2000 years ago the preoccupation of the disciples seemed to be the establishment of the physical, visible Kingdom of God. Christ’s crucifixion temporarily dashed the hopes that He was indeed the triumphant Messiah they thought the prophets had spoken about (rather than the suffering servant). After His resurrection, the disciples still hoped these expectations would be fulfilled.
Jesus explicitly admonished them to not worry about times or dates of God’s plans. Instead they (we) will be given power to be His witnesses to the “ends of the Earth.” Their focus is to be our focus: Preaching the Gospel and being His witnesses.
After 9/11, Time magazine’s Nancy Gibbs posed the question, “Why do Christians spend so much time trying to read the signs and break the code – trying to know what can’t be known rather than do what must be done – helping the poor and needy and preaching the Gospel?”
When we ignore Christ’s call to make our focus the advancing of the Gospel, we lose our way and ultimately our ability to reason soundly: literally, we lose our wits. We may not go as far as trying to set a specific date for Christ’s return or some impending cataclysm, but we establish priorities that aren’t the ones of heaven. In America, the Gospel is indistinguishable from other calls to success and happiness. True conversion accompanied by repentance as well as faith is getting harder and harder to find.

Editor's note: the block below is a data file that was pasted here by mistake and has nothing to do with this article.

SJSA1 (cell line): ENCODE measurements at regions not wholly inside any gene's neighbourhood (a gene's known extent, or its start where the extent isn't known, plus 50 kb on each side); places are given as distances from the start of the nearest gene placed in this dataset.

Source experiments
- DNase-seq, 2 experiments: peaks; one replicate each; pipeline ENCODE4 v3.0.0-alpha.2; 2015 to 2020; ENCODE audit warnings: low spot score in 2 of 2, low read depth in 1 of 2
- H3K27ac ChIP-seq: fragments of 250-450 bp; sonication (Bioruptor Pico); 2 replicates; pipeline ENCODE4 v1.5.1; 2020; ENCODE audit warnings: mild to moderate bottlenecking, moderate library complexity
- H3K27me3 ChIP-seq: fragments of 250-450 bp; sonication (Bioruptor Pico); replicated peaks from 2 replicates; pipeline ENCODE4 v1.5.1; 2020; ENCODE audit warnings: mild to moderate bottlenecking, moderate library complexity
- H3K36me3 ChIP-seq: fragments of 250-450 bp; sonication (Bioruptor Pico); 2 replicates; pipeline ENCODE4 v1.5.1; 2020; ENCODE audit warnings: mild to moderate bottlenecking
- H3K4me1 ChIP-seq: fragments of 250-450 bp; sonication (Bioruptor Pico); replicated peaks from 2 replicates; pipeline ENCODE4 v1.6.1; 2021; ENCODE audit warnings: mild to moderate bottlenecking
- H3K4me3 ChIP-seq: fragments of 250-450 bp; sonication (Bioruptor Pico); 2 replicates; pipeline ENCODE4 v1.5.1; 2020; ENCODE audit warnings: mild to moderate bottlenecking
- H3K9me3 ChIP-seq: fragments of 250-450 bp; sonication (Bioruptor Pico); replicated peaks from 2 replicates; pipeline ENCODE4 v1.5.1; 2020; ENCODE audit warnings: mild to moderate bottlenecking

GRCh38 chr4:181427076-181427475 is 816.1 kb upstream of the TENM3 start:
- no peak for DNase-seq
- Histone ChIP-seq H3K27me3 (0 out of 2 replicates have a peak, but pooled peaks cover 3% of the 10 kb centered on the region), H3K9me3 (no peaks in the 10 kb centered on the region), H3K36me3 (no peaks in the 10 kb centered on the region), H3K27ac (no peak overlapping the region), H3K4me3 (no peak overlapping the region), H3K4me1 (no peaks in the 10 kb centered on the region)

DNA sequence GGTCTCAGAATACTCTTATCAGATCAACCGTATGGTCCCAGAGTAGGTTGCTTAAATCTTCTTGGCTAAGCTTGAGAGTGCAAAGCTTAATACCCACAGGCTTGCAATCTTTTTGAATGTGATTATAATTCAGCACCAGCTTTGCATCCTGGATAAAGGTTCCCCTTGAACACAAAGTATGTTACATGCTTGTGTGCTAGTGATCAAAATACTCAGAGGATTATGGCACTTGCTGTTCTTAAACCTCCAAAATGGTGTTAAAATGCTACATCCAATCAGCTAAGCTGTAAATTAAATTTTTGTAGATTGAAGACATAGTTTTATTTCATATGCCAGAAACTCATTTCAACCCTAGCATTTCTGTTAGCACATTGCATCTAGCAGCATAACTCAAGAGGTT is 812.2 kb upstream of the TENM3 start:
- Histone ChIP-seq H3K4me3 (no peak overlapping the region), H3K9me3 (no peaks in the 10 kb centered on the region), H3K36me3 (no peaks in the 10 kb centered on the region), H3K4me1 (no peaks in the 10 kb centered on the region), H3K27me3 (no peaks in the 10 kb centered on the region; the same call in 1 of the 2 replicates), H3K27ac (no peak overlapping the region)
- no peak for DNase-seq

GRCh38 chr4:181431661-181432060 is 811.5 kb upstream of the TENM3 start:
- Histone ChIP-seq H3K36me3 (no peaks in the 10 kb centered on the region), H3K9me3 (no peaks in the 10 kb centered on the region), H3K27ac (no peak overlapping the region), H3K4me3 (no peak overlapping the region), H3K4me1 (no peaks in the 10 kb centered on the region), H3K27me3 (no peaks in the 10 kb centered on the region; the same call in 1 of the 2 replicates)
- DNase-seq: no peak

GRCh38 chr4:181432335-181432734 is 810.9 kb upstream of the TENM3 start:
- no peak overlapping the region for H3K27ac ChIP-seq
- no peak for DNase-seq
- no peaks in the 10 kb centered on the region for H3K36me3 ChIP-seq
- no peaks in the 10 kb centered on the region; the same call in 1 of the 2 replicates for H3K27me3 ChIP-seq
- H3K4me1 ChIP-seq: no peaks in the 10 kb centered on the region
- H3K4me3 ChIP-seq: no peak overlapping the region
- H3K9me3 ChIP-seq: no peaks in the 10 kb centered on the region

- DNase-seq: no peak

Pastors are now Life Coaches and Success Therapists rather than preachers of the Gospel. When leaders diminish the Gospel, it’s only a matter of time until the followers do the same. We have lost our way, and our wits as well.
Today, many will rightly denounce the lunacy of those that foolishly tried to predict those things that can’t be known. Yet, when anyone digresses from the priority of being witnesses for the sake of the Gospel, they start down the same wrong road.